Top 5 Coyote Cartridges

posted on February 21, 2017

I had just set down my favorite coyote call—a Dan Thompson’s Red Desert Howler—and was regaining my breath after screaming like a tortured cottontail. My dadOl’ Grumpy Pantswas with me, sitting about 150 yards over a small ridge, watching the edge of a thicket. It wasn’t 30 seconds until I heard the sharp crack of his .22-250 Remingtononly one shotand I pretty much knew what that meant. I gave it five minutes, waiting to see if perhaps more than one dog had come to the call that morning, but knew his shot had cancelled the party for all others, not to mention ruining the day of that large female coyote. “Good rifle, this,” G.P. confirmed, “dropped her in her tracks.”

Coyote hunting is a great late-season activity, and if you’ve ever seen a live deer, with its hocks and haunches bloodied and half-eaten, you’ll have little issue in pursuing these creatures to the ends of the earth. Let’s take a look at my personal top five choices for a coyote cartridge, in no particular order.

.243 Winchester
Doing perfect double-duty as a deer/coyote rifle, Winchester’s 6mm cartridgebased on the .308 Win. caseoffers a great selection of bullets for the coyote. It will drive a 55-grain bullet to over 3800 fps, and that short bullet at that velocity will provide enough hydraulic shock to plant a coyote where it stands. Introduced in 1955, the .243 will also use the 95- and 100-grain bulletsperfect for the really windy hunting daysat just about 3000 fps. The .243 Win. may be a little heavy for long days on a prairie dog town, but for the selective shooting involved with coyote hunting, it makes a perfect choice.

.17 Hornet
I like the little .17sfrom the .17 WSM to the .17 Remingtonbut my favorite among them is the .17 Hornet. Simply the good old .22 Hornet necked down to hold .172” bullets, the .17 Hornet uses light-for-caliber bullets to achieve respectable velocities. Ammo is currently produced by Hornady, Federal and Winchester, with bullets ranging in weight from 15½ grains to the huge 25-grain pill; I’d opt for the 20 and 25 grainers for coyote hunting. While not the speed demon that the .17 Remington is, the little Hornet has a good sting to it, and actually fares decently in the wind. Keep the shots inside of 250 yards, and you’ll have no problem killing even the big dogs of the Northeast. The .17 Hornet has virtually no recoil, and is plenty accurate enough for head shots.

.223 Remington
It’s no secret that the .223 is among our most popular cartridges for a number of different reasons, and among those reasons sits the coyote. With the capability to propel a 55-grain bullet to 3000 fps, and equipped with a twist rate fully capable of using the heavier 77- and 80-grain bullets, the .223 Remington in any gun makes excellent coyote medicine. It offers a trajectory flat enough to take coyotes out to 400 yards, and hits hard enough to anchor them. Some hunters prefer the FMJ ammunition, to best preserve the hide, while others like the frangible hollowpoint stuff, for the shock factor. I’ve used both, and probably lean more toward the hollowpoint stuff these days, especially in the lighter bullets.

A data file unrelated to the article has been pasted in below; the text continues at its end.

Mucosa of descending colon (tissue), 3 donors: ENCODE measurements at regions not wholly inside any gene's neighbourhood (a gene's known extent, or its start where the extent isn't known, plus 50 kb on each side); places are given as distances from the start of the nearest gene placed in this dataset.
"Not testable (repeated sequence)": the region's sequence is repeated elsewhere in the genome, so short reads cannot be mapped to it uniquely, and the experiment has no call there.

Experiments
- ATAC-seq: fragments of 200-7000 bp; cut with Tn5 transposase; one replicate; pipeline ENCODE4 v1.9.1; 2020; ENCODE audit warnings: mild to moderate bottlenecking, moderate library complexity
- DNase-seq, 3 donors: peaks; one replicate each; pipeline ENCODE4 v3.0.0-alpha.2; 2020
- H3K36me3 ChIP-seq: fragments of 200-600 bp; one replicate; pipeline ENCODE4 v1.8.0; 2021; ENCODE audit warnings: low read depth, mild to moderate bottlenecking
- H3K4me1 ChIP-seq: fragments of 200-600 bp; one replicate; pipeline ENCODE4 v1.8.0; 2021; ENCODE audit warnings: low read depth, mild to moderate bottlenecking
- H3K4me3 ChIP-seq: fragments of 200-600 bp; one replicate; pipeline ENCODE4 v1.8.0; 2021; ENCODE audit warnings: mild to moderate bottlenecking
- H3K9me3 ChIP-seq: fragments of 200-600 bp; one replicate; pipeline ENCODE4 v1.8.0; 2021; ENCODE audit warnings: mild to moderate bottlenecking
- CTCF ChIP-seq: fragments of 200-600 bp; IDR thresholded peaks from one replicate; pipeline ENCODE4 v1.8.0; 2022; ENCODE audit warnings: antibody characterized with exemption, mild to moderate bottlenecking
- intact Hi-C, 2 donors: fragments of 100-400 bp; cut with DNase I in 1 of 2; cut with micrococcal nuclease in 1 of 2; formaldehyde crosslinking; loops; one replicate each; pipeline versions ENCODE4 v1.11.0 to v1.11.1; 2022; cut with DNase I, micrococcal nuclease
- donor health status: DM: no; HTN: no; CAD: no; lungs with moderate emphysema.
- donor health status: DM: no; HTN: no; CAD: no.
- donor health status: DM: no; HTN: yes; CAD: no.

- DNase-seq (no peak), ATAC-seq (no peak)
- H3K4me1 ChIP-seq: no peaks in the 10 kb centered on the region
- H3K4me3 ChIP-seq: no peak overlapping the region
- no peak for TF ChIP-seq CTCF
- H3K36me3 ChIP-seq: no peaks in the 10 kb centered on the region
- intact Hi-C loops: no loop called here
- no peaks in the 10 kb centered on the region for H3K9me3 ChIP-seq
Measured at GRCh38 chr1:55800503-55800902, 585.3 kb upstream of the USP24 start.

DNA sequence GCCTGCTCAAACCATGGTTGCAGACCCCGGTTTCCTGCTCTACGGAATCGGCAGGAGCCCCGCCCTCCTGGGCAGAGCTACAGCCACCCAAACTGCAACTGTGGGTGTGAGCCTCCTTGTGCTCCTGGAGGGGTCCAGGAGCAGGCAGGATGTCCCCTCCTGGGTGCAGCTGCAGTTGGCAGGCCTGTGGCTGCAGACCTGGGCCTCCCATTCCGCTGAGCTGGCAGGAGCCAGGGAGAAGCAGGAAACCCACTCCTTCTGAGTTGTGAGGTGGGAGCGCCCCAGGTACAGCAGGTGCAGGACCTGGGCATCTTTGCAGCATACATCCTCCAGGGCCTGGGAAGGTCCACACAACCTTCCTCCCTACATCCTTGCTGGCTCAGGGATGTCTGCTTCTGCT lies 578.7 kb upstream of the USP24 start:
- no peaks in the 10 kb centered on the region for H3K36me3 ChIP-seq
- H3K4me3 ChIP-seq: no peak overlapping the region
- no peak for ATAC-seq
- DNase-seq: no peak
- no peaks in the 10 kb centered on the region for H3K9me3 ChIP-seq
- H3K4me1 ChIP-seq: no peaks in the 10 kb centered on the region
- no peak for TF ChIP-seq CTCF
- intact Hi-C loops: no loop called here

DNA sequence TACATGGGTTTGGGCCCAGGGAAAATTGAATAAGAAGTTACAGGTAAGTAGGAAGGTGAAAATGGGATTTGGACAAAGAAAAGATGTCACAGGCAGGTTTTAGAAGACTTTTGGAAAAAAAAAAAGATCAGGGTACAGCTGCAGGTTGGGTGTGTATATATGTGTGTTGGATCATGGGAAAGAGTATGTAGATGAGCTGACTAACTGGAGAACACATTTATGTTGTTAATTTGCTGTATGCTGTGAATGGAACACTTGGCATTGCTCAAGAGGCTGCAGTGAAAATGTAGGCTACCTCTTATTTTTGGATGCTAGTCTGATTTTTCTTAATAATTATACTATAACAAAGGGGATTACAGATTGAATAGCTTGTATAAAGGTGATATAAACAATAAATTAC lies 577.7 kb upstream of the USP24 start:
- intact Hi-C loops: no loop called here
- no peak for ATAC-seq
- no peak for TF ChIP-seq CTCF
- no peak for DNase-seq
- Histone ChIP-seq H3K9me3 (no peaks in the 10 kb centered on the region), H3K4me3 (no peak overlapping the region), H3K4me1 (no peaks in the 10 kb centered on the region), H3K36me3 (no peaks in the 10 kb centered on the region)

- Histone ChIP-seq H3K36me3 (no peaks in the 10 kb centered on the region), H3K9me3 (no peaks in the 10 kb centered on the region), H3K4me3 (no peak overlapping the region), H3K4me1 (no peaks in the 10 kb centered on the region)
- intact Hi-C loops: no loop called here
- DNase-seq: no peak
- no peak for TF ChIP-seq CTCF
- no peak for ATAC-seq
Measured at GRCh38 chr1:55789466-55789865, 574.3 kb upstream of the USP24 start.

6mm Remington
Born into this world as the .244 Remington, and receiving a bad rap due to a twist rate that wouldn’t stabilize the heaviest bullets in the caliber. A slight revision to the twist rateand a legal name changeon the part of Remington yielded the 1963 release of the 6mm Remington. Being the grandson of the 7x57mm Mauser is in no way a bad thing, and the 6mm Remington certainly lives up to the family reputation. As a coyote rifle, the 6mm Rem absolutely shines, as the case can really drive the 6mm bullets. For a deer hunter who wants a gun to cover more than one season, the 6mm Remington may be among the best choices. It will equal and sometimes better the velocities of the .243 Winchester, and coyotes have every reason to fear it.

.22-250 Remington
I’m saving my personal favorite for last. Immediately after shooting my first coyotewith a .308, during deer seasonI sought out a proper coyote rifle. I pored over the ballistic tables and reloading manuals, trying to find what I considered just about perfect for my own hunting situation here in New York: a combination of close shots in the woods, and the potential for shots of about 400 yards maximum. After much debate with Ol’ Grumpy Pants (we’re Sicilians; read arguing) I settled on a Ruger 77 MkII in .22-250 Remington and topped it with a Leupold 6.5-20 Vari-X III. While I like other rifles and calibers for this class of hunting, I’ve yet to find something that tickles my fancy as much as this gun. I installed a Timney trigger and a Hogue Overmolded stock, but that’s all I've ever done to it, and it still prints wonderful little groups. It’ll push my favorite Sierra 53-grain hollowpoints to 3,650 fpslights the funk out on coyotes. Based on the .250-3000 Savage, this little gem and I have accounted for a good number of coyotes, foxes, skunks, woodchucks et al. It does have one drawbackif a drawback it is—in its twist rate. The .22-250 uses a 1:12” or 1:14” twist rate, limiting the bullet choices to 55 or 60 grains at best. In my opinion, the .22-250 case would serve the heavier .22 caliber bullets very, very well, but alas, it’s not to be. Nonetheless, I like my .22-250 Remington as a reach-out-and-touch ‘em coyote cartridge.

There are other viable choicesthe .220 Swift has a helluva following, and the .17 WSM has no flies on itbut these choices are what I like. No matter what you prefer, being afield in pursuit of coyotes is always a good time.



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